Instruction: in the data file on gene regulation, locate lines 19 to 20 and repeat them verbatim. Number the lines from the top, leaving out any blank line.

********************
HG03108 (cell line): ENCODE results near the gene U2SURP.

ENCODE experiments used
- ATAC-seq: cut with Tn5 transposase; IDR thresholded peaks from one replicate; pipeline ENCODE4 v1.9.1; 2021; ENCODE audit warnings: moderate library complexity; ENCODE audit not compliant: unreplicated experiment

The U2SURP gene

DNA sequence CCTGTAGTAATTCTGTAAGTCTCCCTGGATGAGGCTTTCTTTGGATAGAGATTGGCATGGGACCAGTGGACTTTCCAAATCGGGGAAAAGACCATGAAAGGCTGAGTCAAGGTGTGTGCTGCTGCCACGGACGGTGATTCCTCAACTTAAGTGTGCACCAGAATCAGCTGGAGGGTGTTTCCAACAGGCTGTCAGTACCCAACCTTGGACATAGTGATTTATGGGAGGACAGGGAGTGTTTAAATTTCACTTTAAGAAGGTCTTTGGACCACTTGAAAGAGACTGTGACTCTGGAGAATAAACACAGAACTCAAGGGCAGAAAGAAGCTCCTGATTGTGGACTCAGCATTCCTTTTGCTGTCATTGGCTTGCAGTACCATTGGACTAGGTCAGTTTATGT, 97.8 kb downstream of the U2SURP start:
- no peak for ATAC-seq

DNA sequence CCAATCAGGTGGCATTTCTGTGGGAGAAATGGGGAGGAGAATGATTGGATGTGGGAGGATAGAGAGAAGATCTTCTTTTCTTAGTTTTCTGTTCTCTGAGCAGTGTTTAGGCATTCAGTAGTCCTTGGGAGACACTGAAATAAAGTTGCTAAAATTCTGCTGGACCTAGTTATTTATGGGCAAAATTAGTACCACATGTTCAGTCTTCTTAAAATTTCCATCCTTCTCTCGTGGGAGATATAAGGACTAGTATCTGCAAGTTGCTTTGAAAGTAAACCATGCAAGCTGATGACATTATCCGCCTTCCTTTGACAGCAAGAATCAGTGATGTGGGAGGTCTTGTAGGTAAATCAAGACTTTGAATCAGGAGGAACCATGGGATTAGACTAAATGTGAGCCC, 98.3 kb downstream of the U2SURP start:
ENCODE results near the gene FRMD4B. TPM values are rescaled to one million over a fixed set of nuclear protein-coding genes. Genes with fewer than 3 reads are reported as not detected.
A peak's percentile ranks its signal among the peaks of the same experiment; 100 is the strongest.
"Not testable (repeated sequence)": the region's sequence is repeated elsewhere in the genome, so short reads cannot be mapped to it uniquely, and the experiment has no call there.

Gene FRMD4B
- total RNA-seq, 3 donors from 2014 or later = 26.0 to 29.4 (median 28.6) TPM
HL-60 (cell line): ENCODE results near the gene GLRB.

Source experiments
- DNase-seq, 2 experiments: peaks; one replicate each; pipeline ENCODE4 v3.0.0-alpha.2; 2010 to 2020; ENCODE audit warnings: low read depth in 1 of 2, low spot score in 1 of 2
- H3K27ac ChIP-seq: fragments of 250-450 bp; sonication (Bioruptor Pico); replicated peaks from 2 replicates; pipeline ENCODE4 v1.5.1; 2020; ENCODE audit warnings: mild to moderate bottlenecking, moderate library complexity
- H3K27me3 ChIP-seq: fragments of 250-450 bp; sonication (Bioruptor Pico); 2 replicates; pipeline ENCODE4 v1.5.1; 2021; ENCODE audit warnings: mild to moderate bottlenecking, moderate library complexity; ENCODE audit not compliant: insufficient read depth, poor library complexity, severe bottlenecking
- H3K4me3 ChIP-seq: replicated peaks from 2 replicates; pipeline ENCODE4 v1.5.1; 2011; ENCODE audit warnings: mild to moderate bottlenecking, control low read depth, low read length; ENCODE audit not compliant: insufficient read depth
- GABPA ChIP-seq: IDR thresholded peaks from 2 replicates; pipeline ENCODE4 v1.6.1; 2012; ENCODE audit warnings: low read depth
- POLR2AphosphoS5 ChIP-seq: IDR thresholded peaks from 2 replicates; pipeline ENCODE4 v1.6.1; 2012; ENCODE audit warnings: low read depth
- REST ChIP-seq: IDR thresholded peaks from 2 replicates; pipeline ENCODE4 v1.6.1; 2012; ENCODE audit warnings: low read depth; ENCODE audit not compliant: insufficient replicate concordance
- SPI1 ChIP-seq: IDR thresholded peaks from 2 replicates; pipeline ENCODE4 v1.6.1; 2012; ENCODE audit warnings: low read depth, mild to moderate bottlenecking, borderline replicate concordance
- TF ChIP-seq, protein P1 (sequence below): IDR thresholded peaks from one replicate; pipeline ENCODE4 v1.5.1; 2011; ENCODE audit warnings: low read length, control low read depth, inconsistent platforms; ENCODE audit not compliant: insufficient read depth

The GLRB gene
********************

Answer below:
- GABPA ChIP-seq: IDR thresholded peaks from 2 replicates; pipeline ENCODE4 v1.6.1; 2012; ENCODE audit warnings: low read depth
- POLR2AphosphoS5 ChIP-seq: IDR thresholded peaks from 2 replicates; pipeline ENCODE4 v1.6.1; 2012; ENCODE audit warnings: low read depth